The above, indeed, is admitted by all, both from the structure of the heart and the arrangement and action of its valves. But still they are like persons purblind or groping about in the dark, for they give utterance to various, contradictory, and incoherent sentiments, delivering many things upon conjecture, as we have already shown.

The grand cause of doubt and error in this subject appears to me to have been the intimate connexion between the heart and the lungs. When men saw both the pulmonary artery and the pulmonary veins losing themselves in the lungs, of course it became a puzzle to them to know how or by what means the right ventricle should distribute the blood to the body, or the left draw it from the venæ cavæ. This fact is borne witness to by Galen, whose words, when writing against Erasistratus in regard to the origin and use of the veins and the coction of the blood, are the following : “You will reply,” he says, “that the effect is so; that the blood is prepared in the liver, and is thence transferred to the heart to receive its proper form and last perfection; a statement which does not appear devoid of reason; for no great and perfect work is ever accomplished at a single effort, or receives its final polish from one instrument. But if this be actually so, then show us another vessel which draws the absolutely perfect blood from the heart, and distributes it as the arteries do the spirits over the whole body.” Here then is a reasonable opinion not allowed, because, forsooth, besides not seeing the true means of transit, he could not discover the vessel which should transmit the blood from the heart to the body at large!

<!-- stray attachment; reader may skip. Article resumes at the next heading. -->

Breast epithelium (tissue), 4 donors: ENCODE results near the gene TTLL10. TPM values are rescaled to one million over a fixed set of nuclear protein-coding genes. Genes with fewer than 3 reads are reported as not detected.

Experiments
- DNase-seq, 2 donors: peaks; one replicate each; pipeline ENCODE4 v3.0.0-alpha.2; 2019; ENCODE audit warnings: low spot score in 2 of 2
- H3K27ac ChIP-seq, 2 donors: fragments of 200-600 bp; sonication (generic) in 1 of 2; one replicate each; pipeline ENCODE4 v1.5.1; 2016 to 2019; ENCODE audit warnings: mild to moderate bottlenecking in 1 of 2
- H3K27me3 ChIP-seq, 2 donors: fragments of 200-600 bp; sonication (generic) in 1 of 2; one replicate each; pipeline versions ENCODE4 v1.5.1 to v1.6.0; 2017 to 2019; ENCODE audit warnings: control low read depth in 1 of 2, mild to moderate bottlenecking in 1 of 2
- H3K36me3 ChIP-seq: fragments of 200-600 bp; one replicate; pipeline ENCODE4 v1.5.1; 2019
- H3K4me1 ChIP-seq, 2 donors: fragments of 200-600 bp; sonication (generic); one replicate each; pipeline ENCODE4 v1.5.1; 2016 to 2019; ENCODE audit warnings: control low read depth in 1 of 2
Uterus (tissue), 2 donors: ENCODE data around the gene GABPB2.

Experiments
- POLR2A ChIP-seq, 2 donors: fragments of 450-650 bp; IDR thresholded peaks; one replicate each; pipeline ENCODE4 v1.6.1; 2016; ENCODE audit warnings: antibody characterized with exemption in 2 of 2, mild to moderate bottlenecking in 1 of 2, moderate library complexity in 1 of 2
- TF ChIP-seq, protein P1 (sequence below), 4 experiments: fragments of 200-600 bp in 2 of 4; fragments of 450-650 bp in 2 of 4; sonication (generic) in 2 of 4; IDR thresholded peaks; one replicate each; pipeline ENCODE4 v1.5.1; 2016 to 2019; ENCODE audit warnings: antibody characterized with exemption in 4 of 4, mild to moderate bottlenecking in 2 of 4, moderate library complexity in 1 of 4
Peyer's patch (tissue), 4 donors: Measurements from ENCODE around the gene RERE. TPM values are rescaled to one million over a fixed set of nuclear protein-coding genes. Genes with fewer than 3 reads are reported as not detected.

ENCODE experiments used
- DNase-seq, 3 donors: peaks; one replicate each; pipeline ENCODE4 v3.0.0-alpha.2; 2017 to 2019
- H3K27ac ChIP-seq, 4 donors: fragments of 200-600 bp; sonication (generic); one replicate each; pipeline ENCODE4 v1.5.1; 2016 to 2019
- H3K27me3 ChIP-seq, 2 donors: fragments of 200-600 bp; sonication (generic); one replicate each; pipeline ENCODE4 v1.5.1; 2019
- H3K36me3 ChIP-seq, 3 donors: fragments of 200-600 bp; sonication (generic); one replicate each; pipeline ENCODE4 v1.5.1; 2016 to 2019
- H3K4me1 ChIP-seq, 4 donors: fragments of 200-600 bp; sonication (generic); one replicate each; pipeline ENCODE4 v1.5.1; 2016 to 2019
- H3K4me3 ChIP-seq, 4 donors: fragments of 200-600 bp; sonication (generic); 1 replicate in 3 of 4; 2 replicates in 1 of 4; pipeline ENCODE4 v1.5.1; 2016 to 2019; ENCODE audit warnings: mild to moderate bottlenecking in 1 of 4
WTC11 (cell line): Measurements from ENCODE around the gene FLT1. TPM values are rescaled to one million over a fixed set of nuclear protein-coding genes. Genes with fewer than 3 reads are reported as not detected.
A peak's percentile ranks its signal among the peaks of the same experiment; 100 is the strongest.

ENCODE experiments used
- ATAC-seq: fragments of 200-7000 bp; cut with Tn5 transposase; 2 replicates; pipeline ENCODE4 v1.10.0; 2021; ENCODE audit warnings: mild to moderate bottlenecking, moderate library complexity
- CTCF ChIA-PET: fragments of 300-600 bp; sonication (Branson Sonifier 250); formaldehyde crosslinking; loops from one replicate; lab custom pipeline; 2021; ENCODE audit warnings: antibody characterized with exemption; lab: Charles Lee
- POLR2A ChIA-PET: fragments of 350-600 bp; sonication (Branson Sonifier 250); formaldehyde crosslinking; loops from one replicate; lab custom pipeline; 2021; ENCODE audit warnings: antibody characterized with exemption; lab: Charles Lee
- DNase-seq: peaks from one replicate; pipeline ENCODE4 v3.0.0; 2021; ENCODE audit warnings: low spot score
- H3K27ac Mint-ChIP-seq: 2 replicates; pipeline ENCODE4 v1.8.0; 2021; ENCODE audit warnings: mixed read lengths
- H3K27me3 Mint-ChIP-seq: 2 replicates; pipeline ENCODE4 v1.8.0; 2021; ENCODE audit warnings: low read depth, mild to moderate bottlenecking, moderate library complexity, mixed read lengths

But had anyone been there in behalf of Erasistratus, and of that opinion which we now espouse, and which Galen himself acknowledges in other respects consonant with reason, to have pointed to the aorta as the vessel which distributes the blood from the heart to the rest of the body, I wonder what would have been the answer of that most ingenious and learned man? Had he said that the artery transmits spirits and not blood, he would indeed sufficiently have answered Erasistratus, who imagined that the arteries contained nothing but spirits; but then he would have contradicted himself, and given a foul denial to that for which he had keenly contended in his writings against this very Erasistratus, to wit, that blood in substance is contained in the arteries, and not spirits; a fact which he demonstrated not only by many powerful arguments, but by experiments.

But if the divine Galen will here allow, as in other places he does, “that all the arteries of the body arise from the great artery, and that this takes its origin from the heart; that all these vessels naturally contain and carry blood; that the three semilunar valves situated at the orifice of the aorta prevent the return of the blood into the heart, and that nature never connected them with this, the most noble viscus of the body, unless for some important end”; if, I say, this father of physicians concedes all these things,—and I quote his own words,—I do not see how he can deny that the great artery is the very vessel to carry the blood, when it has attained its highest term of perfection, from the heart for distribution to all parts of the body. Or would he perchance still hesitate, like all who have come after him, even to the present hour, because he did not perceive the route by which the blood was transferred from the veins to the arteries, in consequence, as I have already said, of the intimate connexion between the heart and the lungs? And that this difficulty puzzled anatomists not a little, when in their dissections they found the pulmonary artery and left ventricle full of thick, black, and clotted blood, plainly appears, when they felt themselves compelled to affirm that the blood made its way from the right to the left ventricle by transuding through the septum of the heart. But this fancy I have already refuted. A new pathway for the blood must therefore be prepared and thrown open, and being once exposed, no further difficulty will, I believe, be experienced by anyone in admitting what I have already proposed in regard to the pulse of the heart and arteries, viz., the passage of the blood from the veins to the arteries, and its distribution to the whole of the body by means of these vessels.